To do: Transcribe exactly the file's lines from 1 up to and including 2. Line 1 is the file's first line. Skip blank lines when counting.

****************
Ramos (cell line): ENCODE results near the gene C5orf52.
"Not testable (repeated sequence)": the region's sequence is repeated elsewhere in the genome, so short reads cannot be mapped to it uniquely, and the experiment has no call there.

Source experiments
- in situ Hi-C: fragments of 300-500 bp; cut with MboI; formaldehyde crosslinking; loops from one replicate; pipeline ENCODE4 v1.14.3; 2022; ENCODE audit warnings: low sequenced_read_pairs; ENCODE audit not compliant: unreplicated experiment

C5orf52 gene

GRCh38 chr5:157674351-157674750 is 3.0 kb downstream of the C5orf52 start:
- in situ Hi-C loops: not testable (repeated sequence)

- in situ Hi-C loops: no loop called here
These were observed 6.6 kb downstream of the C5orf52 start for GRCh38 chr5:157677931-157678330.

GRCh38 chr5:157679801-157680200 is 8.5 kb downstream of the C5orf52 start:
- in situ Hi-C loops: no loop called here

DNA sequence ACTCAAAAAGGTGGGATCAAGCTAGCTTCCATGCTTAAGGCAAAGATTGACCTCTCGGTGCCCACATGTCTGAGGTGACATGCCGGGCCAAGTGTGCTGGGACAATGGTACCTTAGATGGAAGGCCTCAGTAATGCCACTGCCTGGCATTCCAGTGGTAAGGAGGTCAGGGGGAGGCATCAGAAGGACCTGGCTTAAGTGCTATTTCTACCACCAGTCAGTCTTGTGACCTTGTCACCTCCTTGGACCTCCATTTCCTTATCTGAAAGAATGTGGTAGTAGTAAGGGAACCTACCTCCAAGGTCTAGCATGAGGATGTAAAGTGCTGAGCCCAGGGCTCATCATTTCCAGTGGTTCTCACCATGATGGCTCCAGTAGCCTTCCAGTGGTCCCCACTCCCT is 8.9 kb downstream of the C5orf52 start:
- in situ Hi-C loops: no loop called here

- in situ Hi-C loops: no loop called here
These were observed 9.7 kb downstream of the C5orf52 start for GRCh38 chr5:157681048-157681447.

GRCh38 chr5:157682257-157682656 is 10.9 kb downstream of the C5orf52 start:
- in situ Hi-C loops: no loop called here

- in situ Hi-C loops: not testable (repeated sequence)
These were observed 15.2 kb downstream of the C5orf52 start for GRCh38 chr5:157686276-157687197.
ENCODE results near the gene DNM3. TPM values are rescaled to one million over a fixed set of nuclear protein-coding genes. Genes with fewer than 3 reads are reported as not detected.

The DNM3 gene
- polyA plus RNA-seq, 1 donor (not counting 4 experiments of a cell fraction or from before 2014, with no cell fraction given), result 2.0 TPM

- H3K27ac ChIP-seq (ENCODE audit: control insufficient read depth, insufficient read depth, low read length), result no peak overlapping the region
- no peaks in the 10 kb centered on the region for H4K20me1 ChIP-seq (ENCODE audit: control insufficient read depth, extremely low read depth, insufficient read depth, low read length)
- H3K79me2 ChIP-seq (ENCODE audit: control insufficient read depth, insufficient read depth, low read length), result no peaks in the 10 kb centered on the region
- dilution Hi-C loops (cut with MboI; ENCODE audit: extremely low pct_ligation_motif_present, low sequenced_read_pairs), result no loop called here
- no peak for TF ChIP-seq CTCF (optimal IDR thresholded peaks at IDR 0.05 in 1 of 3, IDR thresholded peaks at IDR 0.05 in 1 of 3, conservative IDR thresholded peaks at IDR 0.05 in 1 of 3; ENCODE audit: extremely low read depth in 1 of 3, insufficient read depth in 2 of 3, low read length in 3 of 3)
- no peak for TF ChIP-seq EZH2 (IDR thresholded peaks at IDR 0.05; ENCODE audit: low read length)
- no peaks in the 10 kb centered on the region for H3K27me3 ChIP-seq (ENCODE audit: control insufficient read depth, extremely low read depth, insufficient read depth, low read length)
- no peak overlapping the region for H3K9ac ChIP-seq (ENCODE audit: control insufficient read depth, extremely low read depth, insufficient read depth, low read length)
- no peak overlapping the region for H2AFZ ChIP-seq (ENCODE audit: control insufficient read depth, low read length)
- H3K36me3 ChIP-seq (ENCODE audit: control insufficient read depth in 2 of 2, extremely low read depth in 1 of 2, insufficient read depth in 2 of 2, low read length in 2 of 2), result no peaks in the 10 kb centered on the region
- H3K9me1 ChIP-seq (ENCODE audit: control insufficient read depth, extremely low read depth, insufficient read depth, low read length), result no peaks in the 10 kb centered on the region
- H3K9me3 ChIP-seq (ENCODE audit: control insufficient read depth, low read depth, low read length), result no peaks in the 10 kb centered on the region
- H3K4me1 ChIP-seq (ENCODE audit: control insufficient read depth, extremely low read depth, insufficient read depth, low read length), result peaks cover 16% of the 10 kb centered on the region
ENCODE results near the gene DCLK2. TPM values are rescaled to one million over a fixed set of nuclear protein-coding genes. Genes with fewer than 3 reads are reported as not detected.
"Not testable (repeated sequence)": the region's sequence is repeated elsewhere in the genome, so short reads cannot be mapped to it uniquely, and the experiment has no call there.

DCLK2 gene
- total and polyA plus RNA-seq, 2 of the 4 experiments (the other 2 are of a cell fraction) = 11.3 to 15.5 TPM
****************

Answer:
Ramos (cell line): ENCODE results near the gene C5orf52.
"Not testable (repeated sequence)": the region's sequence is repeated elsewhere in the genome, so short reads cannot be mapped to it uniquely, and the experiment has no call there.